This is a link to: From Farm to Fork with recipes
The entry is brief and highlights a recent purchase of half a lamb that had been two days before walking in a field. Yesterday, it was butchered into food and today became a meal. It was yummy.
Typically, I use the sister blog to GeoFoodie.Org that is on Tumblr more as a curatorial tool. I tend to link GeoFoodie.org blog posts and also re-blog things I like that other people have done on that site (whereas this blog is entirely original and somewhat more analytical than the Tumblr GeoFoodie). I am taking the unusual step to reblog something I have post on the Tumblr blog here because I think there is some crossover. I hope you enjoy.
Here is the text:
On Thursday my diner was a lamb in a field. By Friday night it was butchered into food and available for pickup at my friend’s farm. Tonight it was a meal I shared with my son.
I am one of, these days, the fortunate few who know a farmer from whom to buy food from directly. Actually Chis is more than a farmer. He is an academic who researches arctic ice melt as one job and farms sheep and some chickens with his partner, Margie, as his other job. Maybe job is not the right term to use. Chris seems to have two vocations. It is clear when he talks about his farm that his focus and interest lies with that, but then when he talks about his research the passion is evident there. Lucky man.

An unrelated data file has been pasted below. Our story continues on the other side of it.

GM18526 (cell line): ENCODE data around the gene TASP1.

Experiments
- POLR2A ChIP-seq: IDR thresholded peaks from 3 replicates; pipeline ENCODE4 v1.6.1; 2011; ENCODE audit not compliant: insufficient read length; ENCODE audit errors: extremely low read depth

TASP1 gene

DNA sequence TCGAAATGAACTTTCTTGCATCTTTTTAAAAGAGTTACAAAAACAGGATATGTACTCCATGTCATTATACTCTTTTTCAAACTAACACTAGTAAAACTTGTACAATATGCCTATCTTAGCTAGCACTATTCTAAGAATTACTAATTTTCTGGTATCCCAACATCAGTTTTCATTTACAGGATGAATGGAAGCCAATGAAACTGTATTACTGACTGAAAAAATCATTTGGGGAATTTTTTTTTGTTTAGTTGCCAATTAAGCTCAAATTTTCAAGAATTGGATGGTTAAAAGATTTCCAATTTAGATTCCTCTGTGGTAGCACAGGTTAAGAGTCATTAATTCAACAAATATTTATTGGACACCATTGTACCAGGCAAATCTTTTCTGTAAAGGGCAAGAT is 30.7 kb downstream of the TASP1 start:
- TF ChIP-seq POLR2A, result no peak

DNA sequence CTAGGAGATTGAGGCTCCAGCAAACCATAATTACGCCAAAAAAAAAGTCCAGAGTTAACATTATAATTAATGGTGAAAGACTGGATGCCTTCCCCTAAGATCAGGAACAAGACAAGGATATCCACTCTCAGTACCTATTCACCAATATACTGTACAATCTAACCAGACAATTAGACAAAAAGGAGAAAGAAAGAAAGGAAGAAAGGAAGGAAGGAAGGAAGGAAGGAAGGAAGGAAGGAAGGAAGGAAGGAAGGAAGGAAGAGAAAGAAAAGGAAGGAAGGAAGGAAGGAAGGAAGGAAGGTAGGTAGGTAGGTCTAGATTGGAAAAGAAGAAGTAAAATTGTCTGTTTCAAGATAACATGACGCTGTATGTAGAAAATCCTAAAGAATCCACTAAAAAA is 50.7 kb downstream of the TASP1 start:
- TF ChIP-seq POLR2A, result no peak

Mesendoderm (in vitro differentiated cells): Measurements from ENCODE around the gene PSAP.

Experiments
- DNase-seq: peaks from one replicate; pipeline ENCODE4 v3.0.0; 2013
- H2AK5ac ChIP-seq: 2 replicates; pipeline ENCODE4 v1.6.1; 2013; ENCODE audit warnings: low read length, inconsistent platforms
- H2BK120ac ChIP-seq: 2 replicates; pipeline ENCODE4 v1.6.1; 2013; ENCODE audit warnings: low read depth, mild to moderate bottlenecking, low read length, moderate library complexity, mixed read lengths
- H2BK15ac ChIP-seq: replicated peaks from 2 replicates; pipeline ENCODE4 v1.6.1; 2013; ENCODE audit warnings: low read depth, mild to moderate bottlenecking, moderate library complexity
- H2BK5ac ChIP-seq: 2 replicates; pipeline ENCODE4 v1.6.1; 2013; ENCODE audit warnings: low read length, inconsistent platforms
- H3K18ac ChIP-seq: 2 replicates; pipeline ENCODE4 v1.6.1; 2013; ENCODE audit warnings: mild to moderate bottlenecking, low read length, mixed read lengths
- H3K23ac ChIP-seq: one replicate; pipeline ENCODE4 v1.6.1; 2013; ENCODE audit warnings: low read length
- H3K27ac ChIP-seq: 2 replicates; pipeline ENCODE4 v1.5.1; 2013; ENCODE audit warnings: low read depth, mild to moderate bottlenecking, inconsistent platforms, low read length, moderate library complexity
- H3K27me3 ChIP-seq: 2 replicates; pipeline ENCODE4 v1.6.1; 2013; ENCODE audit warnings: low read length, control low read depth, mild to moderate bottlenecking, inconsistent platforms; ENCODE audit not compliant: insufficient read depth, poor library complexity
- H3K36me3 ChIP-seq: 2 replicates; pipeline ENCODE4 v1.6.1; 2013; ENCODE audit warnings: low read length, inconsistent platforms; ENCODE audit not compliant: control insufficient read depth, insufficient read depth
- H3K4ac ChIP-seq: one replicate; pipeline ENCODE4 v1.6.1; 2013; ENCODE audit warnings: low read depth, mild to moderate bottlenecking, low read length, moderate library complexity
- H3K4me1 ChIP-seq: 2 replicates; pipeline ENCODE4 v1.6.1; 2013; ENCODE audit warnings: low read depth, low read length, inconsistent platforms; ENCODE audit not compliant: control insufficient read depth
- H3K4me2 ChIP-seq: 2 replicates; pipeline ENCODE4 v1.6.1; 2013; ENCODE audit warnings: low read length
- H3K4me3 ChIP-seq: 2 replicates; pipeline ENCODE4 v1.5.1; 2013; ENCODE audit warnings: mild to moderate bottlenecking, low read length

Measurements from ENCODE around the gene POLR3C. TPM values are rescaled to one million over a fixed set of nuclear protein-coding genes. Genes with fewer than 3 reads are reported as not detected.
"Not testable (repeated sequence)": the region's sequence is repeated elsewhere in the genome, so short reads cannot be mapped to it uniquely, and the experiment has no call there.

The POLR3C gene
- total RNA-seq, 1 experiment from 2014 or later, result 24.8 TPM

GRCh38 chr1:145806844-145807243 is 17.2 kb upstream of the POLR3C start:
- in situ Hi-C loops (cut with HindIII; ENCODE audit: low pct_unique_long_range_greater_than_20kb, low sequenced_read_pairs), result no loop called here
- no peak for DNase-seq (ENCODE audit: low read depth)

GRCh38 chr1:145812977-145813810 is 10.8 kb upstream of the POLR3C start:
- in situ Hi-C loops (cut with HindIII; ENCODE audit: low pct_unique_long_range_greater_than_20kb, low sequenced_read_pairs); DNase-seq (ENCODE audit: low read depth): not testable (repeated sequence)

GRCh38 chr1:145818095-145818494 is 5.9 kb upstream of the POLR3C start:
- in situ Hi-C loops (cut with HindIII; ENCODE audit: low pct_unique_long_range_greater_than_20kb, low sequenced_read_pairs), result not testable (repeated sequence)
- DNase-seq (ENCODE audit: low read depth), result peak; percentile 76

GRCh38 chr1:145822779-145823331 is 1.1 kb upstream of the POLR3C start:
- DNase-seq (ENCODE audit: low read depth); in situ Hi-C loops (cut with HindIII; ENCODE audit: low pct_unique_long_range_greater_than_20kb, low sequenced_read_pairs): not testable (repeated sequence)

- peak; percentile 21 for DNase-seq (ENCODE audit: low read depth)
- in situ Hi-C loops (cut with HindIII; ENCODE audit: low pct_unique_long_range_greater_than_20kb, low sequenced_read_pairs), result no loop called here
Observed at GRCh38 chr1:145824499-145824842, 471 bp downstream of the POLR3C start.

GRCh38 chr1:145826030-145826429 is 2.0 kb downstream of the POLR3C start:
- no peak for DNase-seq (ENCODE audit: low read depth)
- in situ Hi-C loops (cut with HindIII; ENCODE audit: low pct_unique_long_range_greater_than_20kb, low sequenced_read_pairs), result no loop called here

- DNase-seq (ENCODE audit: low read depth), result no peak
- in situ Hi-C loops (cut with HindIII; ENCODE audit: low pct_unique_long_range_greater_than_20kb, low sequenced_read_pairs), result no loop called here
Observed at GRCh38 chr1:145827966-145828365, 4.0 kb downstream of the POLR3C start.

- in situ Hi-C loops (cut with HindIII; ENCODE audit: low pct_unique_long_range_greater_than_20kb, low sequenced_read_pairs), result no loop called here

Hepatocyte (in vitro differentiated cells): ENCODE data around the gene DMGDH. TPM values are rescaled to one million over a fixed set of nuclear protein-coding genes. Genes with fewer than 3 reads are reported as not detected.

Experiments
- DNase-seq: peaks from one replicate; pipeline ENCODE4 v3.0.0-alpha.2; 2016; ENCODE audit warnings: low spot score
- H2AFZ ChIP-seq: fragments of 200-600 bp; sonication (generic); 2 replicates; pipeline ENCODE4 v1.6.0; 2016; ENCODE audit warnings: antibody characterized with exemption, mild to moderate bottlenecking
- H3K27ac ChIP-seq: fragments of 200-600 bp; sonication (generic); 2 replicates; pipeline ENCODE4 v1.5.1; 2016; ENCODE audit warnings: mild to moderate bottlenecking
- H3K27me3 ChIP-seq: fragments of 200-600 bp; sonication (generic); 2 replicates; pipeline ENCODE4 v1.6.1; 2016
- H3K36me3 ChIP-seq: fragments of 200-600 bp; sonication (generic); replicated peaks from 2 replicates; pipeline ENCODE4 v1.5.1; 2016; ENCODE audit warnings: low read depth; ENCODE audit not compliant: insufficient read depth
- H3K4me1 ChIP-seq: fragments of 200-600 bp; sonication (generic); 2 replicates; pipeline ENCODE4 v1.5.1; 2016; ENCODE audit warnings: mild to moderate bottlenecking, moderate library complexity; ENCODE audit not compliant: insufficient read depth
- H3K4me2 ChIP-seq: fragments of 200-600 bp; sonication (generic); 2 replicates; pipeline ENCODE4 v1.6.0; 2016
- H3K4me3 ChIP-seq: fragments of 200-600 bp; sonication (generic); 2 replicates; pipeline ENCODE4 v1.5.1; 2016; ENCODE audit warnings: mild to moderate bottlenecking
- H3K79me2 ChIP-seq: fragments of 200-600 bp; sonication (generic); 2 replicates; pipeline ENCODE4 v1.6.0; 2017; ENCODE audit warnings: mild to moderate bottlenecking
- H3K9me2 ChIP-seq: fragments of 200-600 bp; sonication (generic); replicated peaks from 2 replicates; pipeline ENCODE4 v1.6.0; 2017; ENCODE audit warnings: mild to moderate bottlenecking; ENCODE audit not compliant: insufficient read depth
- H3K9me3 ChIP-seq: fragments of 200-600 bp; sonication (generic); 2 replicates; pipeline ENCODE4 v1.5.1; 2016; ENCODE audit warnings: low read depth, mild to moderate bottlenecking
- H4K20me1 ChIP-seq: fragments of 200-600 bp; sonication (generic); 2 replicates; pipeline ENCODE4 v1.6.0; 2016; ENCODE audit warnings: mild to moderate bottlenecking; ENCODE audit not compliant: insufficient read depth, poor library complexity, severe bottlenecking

When I went to pick up my half lamb I was handed a beer, enjoyed some wonderful company with some new friends, and my son, who is 14 was made to feel right at home. This welcoming feeling is certainly not something one experiences at a supermarket, even Waitrose. The experience is important for us as we have just returned to the UK from Hong Kong and anything that makes reintegrating enjoyable is particularly important to our sense of well-being and belonging.
I brought the butchered lamb home, put it in zip-lock type bags and put most of it in the freezer. The exception was the leg, which we ate tonight. It was wonderful. I cooked it using a recipe from the Moro at home cookbook (I love the Moro cookbooks—always wonderful food. The restaurant is great too).
Basically I inserted rosemary (which I am growing in my garden) and garlic into the flesh of the leg. Smothered the whole joint with a mixture of crushed garlic, salt, oil and honey and then sprinkled chopped up rosemary on top. It cooked for just a bit over an hour in a hot oven—though half way through I added a bit of white wine to the pan to keep the honey from burning. While the lamb rested I made a gravy out of the pan juices, about a tablespoon of flour and more white wine.
The side dish is a mixture (very loosely) modeled after one you might find in Ottelenghi. It is made of cooked large tabbouleh, asparagus, about 2 tablespoons of Chinese plum sauce—4 or 5 plums boiled with about a cup of sugar, 2 t Chinese 5 spice, and some star anise and then strained—about 1T of balsamic vinegar and an equal amount of olive oil and a good handful consisting of equal amounts of chopped parsley and Tai Basil (these last two also grown in my garden).
This was a lovely diner shared with my son and a skype call to my mother in North Carolina after. Three things that make a great meal: Conviviality, Family, and knowing where your food comes from!
- Farm to Fork: Aging blossom playing in the dirt (over-50.typepad.com)
- Pear farmers on board with Sacramento’s ‘Farm-to-Fork’ program (sacbee.com)
- Views on Food: Farm-to-fork efforts deserve wide support (sacbee.com)
- Farm to Fork (laundryinlouboutins.com)
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